When I was a graduate assistant in English at Wayne State University (just about 50 years ago, which I find hard to believe, I’m such a young kid), we G. A.s had a mentor, a full professor who acted as a guide to all of us who had never taught at the college level before (who had never taught, period). I still remember some of his words of wisdom—the main one being “Never let the sun set on a set of ungraded papers” (i.e., “Do your corrections immediately, young man [or “young woman,” as the case may be]!”).
The relevant advice from Professor Wagner in reference to proofreading/correcting was the suggestion to read students’ papers backwards—that is, read the last sentence first, then the next-to-last, then the one before that, and so on. While this was not a good method for understanding a student’s argument or examining the structure of that argument, it was a good way to uncover what some in the field of composition call “surface errors”—those mistakes of spelling and verb agreement and missing words that can be overlooked or ignored when one is reading beginning to end and becoming engrossed in (or trying to follow) the flow of the paper. “Reading backwards” allows a proofer/editor to examine each sentence individually, divorced from context, and thus concentrate on typos and mistakes.
I don’t know how practical or possible it would be to read a novel manuscript backwards—but I might have caught my own mistake if I had. I merely suggest this method to you as a tool that might come in handy after you’ve read your story the right way through a few times, just to see if you can catch any elusive errors that may have escaped your eagle eye and discerning taste for the reason I’ve mentioned above (being too caught up in the narrative and letting your brain supply the correct language, even if it’s not there on the page).
Try this exercise. Here’s a passage from a recent op-ed piece written by Michael A. Cohen (not Donald Trump’s convicted lawyer—that’s Michael D. Cohen), which appeared in The Boston Globe on Tuesday, April 23, 2019, page A10). Can you spot the error therein?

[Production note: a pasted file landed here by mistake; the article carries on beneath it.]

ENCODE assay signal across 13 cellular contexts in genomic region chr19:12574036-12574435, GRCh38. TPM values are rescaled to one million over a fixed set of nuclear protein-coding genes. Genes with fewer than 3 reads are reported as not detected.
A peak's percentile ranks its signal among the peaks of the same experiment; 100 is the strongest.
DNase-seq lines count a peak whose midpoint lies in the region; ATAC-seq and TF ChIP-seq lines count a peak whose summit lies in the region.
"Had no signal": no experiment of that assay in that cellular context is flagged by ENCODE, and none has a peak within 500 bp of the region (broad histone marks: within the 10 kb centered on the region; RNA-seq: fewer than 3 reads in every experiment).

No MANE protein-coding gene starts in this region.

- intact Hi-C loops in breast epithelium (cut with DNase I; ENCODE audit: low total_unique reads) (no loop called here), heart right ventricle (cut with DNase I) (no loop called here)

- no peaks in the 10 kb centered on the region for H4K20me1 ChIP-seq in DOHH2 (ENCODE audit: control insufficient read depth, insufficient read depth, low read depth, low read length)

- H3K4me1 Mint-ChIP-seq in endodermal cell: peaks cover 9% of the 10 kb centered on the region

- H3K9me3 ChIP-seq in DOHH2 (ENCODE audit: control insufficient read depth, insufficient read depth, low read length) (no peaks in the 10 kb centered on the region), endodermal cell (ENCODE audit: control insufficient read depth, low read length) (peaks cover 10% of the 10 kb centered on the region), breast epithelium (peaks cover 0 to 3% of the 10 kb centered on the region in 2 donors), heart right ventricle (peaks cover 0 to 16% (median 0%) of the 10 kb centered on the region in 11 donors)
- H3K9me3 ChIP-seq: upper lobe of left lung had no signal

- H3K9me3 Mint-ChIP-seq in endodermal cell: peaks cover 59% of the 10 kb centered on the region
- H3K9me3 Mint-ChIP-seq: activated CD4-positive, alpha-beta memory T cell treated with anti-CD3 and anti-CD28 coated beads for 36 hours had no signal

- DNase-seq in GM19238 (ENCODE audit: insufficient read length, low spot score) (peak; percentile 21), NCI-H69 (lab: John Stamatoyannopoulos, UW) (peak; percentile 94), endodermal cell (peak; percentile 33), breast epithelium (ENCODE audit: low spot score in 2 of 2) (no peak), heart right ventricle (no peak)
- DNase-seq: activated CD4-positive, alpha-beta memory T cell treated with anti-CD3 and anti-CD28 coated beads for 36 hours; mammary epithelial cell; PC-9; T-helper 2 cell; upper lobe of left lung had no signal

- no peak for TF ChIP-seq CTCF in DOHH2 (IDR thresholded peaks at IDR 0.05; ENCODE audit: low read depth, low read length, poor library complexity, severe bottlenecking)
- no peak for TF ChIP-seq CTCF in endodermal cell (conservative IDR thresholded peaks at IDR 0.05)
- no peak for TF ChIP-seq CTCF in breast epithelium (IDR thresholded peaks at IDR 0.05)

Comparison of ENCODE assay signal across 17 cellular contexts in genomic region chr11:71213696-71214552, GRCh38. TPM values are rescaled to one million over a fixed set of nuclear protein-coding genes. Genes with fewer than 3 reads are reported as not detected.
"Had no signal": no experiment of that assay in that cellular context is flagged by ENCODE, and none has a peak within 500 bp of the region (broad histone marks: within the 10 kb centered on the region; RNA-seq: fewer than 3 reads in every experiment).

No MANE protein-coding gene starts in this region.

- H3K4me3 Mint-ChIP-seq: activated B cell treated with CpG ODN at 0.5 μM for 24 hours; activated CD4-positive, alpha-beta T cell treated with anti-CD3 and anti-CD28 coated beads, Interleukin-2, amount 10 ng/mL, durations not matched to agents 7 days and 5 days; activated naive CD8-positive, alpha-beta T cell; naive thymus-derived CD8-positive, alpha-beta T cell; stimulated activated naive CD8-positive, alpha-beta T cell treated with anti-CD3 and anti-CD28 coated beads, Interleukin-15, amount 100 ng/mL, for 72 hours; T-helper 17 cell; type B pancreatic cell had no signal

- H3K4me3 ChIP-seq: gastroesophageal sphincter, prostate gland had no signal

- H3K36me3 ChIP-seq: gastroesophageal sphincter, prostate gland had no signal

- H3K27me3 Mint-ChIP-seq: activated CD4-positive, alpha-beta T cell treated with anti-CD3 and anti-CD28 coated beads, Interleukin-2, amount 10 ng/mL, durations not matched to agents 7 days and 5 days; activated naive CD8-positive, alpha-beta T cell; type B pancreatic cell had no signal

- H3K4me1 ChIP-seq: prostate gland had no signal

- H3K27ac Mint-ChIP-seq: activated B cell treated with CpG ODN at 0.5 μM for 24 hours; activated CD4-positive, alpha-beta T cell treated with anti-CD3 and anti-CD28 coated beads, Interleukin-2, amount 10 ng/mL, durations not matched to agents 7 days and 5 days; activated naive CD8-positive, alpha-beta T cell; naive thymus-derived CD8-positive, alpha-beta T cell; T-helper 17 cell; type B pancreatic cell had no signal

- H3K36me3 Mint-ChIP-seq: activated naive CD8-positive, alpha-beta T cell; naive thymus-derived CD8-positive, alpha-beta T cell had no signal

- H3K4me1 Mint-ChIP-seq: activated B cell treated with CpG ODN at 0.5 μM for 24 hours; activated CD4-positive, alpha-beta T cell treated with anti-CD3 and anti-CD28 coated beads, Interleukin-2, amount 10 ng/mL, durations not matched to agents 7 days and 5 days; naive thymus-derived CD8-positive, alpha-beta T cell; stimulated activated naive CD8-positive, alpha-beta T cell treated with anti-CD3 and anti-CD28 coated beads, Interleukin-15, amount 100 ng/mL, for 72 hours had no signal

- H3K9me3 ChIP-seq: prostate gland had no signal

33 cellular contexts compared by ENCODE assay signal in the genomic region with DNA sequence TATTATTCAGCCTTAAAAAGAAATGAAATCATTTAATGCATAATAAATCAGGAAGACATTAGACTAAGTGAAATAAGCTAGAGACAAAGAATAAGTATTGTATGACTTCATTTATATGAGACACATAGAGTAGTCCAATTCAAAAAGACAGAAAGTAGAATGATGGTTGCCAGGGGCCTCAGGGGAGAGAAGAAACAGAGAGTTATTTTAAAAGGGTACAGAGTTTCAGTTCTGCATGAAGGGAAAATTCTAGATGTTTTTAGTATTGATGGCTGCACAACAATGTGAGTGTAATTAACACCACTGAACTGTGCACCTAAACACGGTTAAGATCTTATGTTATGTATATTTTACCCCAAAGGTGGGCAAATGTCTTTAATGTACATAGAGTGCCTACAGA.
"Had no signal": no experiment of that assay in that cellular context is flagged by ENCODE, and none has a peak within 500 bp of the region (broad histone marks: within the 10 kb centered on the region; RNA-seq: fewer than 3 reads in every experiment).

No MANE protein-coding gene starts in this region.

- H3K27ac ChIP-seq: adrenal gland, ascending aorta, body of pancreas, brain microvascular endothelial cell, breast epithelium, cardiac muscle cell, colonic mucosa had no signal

“It is not an exaggeration to say that, during the 2016 campaign, the material interests of candidate Trump and a foreign government that illegally interfered in the most scared of democratic acts—a presidential election—were one and the same.”
Did you see it—and, if you did, was it on your first or second (or third, etc.) reading?
Somebody (either Cohen—who is not a dummy—or whoever “typeset” the piece) wrote scared when s/he meant sacred.
It’s only a two-letter transposition; scared and sacred look very much alike, don’t they? So it’s an easy error to introduce if you’re typing quickly, and an easier error to overlook if you’re proofreading cursorily (or even carefully). Reporters are under tight deadlines when they write for daily newspapers (though columnists may have more leisure with their material), so they can introduce unintended errors. However, if newspapers still employed copy editors—or good copy editors—someone should have caught the mistake before it was printed. (But, every other month or so, I’m always bringing you examples of errors in newspapers, so that should tell you something. Maybe it tells you that one ought to get one’s news online—but I don’t even bother to talk about the typos I find online because I find so many, even though correcting online text after it’s put up is much easier than correcting something in print once it’s printed.)
So you gotta be careful. You gotta be diligent. Use your own pair of eyes and enlist others’.
Thank you and good day.
Anthony Ambrogio, email@example.com
[Yeah, I know; I did that to see if you were paying attention.]